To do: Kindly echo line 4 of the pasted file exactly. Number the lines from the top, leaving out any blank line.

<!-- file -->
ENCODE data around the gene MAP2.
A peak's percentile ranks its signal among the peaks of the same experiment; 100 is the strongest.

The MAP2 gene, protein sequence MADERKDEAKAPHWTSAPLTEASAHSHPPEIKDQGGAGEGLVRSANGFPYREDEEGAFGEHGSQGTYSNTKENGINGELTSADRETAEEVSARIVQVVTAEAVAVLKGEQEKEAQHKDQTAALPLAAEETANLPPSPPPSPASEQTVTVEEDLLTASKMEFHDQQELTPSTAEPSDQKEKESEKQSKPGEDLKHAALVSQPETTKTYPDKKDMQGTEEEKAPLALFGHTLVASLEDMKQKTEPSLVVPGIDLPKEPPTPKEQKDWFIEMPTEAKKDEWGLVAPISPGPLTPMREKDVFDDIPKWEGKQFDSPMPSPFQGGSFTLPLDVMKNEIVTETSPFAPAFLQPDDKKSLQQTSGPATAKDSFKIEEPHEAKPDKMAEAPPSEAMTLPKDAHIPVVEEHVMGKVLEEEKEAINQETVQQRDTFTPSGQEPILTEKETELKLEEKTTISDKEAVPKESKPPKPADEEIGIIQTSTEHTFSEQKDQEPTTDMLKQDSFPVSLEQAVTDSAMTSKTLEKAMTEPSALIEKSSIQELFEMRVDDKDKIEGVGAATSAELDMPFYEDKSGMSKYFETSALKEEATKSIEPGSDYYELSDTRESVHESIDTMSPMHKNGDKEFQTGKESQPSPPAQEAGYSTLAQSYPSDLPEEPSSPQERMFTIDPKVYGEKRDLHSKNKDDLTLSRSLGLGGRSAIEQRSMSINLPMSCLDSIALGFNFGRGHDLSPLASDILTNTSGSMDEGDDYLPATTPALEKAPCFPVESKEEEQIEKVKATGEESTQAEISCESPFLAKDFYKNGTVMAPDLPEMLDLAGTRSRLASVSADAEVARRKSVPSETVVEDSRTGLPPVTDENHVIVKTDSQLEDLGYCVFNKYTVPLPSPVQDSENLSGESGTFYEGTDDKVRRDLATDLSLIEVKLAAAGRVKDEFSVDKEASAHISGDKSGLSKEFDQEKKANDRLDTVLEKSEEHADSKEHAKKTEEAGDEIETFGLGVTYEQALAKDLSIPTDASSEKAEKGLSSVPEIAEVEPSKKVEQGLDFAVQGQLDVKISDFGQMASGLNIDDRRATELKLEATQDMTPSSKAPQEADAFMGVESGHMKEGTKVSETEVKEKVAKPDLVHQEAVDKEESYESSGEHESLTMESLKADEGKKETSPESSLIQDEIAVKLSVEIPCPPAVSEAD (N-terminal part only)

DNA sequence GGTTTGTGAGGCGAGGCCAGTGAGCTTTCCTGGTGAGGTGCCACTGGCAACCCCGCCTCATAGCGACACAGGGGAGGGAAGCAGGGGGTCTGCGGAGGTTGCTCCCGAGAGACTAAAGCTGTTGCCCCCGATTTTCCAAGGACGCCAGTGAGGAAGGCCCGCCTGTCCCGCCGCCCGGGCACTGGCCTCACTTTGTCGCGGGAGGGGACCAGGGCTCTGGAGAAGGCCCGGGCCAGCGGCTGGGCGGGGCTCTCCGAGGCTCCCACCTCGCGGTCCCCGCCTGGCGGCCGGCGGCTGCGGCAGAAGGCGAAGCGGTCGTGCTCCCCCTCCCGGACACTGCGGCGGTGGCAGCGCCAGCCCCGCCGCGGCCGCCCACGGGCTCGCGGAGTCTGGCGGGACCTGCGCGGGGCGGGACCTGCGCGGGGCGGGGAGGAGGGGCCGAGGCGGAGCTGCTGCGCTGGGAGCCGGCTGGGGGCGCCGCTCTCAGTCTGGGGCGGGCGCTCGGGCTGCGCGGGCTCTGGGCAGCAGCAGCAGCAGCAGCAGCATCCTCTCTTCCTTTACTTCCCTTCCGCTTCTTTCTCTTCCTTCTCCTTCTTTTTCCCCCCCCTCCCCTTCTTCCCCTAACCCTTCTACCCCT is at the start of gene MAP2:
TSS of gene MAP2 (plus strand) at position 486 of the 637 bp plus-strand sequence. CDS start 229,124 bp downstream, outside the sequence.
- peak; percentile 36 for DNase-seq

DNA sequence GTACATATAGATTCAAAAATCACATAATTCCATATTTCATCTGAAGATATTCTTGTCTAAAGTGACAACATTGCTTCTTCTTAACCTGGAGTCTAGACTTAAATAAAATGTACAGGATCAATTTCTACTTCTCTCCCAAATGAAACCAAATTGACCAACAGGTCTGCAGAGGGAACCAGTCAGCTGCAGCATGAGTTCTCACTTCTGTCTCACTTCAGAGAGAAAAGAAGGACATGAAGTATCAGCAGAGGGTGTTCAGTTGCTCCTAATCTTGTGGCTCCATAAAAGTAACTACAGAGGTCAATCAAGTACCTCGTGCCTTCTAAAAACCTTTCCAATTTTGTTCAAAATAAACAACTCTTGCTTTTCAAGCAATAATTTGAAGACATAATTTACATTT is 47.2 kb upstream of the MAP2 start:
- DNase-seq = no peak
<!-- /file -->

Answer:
DNA sequence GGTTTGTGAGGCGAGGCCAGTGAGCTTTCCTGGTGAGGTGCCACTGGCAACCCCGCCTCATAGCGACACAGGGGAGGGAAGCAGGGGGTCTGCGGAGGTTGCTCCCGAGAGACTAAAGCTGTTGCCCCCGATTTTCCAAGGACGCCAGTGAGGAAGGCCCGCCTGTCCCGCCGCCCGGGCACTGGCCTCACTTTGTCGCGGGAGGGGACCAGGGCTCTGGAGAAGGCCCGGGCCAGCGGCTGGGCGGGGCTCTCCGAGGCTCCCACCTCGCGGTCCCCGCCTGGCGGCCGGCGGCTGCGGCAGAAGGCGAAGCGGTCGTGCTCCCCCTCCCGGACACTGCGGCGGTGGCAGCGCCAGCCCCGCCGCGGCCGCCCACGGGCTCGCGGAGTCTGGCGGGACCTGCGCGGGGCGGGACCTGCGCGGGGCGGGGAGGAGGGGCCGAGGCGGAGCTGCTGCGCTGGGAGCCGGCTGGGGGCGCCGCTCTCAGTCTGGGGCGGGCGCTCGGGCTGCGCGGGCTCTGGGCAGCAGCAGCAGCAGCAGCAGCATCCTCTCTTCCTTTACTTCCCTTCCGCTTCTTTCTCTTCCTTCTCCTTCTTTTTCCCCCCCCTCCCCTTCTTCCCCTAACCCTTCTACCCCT is at the start of gene MAP2: